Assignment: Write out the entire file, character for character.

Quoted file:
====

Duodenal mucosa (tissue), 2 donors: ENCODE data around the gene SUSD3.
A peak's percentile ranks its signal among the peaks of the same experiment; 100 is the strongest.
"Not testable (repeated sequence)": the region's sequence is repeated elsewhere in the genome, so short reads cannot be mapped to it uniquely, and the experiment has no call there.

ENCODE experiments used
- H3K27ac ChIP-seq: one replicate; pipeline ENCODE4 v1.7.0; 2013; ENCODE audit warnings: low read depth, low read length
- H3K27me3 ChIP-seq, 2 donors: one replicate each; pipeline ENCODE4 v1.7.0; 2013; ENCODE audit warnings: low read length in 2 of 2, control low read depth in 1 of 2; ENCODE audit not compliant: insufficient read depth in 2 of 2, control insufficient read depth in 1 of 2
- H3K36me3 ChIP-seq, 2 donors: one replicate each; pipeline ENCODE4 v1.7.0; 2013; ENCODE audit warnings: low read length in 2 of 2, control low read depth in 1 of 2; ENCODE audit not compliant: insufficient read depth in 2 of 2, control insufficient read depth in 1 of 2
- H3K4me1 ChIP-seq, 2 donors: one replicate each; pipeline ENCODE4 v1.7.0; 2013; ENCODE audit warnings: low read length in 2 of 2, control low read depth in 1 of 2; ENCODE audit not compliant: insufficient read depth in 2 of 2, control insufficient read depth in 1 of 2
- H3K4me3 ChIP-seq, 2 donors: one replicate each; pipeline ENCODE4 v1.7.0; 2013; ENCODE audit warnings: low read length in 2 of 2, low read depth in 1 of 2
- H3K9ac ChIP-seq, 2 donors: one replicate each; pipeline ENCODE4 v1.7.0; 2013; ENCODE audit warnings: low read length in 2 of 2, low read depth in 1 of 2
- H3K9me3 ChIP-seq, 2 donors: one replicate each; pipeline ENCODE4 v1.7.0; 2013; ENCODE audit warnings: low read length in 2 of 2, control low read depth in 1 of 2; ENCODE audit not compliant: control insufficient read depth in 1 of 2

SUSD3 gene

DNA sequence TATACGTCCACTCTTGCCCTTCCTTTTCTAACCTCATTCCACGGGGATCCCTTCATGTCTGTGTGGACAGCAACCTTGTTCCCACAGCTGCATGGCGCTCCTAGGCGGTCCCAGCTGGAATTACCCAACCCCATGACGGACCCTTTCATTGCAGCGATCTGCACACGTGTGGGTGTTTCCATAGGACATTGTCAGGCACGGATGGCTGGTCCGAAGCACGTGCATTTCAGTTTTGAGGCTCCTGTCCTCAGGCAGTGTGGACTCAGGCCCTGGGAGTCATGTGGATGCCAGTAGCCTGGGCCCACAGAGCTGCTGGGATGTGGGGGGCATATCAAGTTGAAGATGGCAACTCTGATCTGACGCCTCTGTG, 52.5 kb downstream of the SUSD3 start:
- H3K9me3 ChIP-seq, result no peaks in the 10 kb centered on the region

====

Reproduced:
Duodenal mucosa (tissue), 2 donors: ENCODE data around the gene SUSD3.
A peak's percentile ranks its signal among the peaks of the same experiment; 100 is the strongest.
"Not testable (repeated sequence)": the region's sequence is repeated elsewhere in the genome, so short reads cannot be mapped to it uniquely, and the experiment has no call there.

ENCODE experiments used
- H3K27ac ChIP-seq: one replicate; pipeline ENCODE4 v1.7.0; 2013; ENCODE audit warnings: low read depth, low read length
- H3K27me3 ChIP-seq, 2 donors: one replicate each; pipeline ENCODE4 v1.7.0; 2013; ENCODE audit warnings: low read length in 2 of 2, control low read depth in 1 of 2; ENCODE audit not compliant: insufficient read depth in 2 of 2, control insufficient read depth in 1 of 2
- H3K36me3 ChIP-seq, 2 donors: one replicate each; pipeline ENCODE4 v1.7.0; 2013; ENCODE audit warnings: low read length in 2 of 2, control low read depth in 1 of 2; ENCODE audit not compliant: insufficient read depth in 2 of 2, control insufficient read depth in 1 of 2
- H3K4me1 ChIP-seq, 2 donors: one replicate each; pipeline ENCODE4 v1.7.0; 2013; ENCODE audit warnings: low read length in 2 of 2, control low read depth in 1 of 2; ENCODE audit not compliant: insufficient read depth in 2 of 2, control insufficient read depth in 1 of 2
- H3K4me3 ChIP-seq, 2 donors: one replicate each; pipeline ENCODE4 v1.7.0; 2013; ENCODE audit warnings: low read length in 2 of 2, low read depth in 1 of 2
- H3K9ac ChIP-seq, 2 donors: one replicate each; pipeline ENCODE4 v1.7.0; 2013; ENCODE audit warnings: low read length in 2 of 2, low read depth in 1 of 2
- H3K9me3 ChIP-seq, 2 donors: one replicate each; pipeline ENCODE4 v1.7.0; 2013; ENCODE audit warnings: low read length in 2 of 2, control low read depth in 1 of 2; ENCODE audit not compliant: control insufficient read depth in 1 of 2

SUSD3 gene

DNA sequence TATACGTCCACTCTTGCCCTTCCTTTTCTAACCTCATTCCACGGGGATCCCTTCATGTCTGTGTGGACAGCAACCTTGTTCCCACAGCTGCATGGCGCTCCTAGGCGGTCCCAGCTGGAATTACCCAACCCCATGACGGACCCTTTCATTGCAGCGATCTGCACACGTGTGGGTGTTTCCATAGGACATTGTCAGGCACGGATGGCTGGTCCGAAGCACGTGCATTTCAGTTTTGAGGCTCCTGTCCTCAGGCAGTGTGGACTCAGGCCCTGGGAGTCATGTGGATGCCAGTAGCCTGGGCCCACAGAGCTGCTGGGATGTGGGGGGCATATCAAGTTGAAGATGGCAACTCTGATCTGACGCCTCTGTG, 52.5 kb downstream of the SUSD3 start:
- H3K9me3 ChIP-seq, result no peaks in the 10 kb centered on the region